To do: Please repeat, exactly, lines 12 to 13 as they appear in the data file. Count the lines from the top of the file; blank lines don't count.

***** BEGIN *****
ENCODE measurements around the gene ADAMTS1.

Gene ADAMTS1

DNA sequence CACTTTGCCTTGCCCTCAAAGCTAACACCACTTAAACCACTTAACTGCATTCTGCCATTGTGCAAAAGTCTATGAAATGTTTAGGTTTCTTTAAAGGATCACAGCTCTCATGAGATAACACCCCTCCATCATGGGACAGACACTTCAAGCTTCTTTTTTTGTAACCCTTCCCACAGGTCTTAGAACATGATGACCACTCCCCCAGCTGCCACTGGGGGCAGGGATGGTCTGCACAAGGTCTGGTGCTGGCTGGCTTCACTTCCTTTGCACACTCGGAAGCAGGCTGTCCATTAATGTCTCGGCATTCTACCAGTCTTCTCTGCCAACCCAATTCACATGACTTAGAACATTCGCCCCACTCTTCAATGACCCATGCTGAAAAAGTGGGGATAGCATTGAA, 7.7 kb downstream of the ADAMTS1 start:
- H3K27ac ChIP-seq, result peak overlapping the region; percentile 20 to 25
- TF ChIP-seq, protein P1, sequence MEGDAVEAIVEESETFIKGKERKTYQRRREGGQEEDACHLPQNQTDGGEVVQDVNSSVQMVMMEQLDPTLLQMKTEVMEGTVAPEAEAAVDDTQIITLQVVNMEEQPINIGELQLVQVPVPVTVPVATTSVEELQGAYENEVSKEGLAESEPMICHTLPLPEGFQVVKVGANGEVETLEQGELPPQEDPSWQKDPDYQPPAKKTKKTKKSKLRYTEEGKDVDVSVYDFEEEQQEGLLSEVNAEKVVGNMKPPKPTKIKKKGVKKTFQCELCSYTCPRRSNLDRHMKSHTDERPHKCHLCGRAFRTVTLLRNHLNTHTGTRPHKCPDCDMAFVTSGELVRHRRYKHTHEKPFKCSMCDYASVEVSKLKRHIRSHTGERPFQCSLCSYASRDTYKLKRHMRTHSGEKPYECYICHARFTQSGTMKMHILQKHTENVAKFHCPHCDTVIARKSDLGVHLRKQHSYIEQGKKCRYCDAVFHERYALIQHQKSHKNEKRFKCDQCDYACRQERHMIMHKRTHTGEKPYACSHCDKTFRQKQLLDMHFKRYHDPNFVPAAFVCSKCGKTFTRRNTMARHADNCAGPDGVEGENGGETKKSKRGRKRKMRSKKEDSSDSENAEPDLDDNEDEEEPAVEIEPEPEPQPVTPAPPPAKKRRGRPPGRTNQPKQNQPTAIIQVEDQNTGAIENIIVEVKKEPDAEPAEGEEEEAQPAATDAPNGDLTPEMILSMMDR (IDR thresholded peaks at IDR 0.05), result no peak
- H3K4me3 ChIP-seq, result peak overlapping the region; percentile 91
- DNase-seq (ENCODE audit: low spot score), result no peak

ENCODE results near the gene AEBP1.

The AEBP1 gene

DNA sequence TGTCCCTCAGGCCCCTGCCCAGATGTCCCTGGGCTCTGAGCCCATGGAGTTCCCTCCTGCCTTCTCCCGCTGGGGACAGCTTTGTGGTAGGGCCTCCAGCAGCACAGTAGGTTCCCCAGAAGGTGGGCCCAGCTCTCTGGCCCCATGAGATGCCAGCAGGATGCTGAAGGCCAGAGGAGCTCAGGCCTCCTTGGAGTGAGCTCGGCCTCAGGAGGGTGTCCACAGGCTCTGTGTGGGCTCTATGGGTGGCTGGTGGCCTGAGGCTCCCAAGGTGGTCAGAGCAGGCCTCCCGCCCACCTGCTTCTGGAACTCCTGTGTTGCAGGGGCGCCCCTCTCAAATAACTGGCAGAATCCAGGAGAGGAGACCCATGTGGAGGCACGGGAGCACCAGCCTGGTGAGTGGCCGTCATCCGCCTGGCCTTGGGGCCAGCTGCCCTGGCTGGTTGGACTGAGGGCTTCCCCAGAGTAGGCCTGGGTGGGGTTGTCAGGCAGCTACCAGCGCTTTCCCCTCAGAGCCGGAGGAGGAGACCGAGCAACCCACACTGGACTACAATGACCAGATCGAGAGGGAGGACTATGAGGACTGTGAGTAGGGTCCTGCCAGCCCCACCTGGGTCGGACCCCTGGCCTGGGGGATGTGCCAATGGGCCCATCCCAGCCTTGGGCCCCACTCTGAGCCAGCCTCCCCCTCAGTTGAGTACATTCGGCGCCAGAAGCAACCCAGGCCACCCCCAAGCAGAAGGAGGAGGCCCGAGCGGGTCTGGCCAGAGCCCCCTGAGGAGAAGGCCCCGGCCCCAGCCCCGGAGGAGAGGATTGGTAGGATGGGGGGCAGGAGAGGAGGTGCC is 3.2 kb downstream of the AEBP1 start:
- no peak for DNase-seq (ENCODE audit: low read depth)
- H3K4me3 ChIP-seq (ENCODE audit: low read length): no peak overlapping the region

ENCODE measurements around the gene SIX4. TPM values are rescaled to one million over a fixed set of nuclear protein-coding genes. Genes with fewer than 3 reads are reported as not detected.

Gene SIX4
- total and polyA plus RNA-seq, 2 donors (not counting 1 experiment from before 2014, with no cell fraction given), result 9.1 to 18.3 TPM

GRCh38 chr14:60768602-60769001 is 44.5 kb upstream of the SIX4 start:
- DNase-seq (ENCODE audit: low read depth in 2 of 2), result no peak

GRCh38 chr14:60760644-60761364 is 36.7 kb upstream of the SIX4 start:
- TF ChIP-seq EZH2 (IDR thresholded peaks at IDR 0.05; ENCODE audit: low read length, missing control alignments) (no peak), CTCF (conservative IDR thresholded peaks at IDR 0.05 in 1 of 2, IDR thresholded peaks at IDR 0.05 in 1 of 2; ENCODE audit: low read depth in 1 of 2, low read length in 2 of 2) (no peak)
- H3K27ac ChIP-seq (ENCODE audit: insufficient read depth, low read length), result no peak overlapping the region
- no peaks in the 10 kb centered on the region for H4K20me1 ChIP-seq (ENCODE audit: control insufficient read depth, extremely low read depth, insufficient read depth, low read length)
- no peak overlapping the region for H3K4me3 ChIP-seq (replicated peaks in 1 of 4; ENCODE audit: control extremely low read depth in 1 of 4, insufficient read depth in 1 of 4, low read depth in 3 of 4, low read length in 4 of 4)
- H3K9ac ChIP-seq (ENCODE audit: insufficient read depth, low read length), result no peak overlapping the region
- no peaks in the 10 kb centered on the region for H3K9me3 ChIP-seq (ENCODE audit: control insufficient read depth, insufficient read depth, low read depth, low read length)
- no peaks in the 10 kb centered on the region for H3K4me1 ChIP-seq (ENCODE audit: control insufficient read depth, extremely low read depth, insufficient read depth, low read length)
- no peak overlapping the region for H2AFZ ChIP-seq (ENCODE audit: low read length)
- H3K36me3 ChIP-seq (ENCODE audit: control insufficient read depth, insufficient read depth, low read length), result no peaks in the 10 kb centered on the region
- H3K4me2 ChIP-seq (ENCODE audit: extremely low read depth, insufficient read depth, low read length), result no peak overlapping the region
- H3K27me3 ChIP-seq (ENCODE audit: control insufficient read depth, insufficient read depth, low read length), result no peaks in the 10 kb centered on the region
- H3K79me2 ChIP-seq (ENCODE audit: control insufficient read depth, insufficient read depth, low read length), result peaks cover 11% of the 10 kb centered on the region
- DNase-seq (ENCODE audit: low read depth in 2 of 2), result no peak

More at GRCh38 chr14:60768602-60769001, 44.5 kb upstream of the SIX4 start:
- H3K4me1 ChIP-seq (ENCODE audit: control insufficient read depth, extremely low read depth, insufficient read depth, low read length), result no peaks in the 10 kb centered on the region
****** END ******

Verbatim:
- H3K4me3 ChIP-seq (ENCODE audit: low read length): no peak overlapping the region

ENCODE measurements around the gene SIX4. TPM values are rescaled to one million over a fixed set of nuclear protein-coding genes. Genes with fewer than 3 reads are reported as not detected.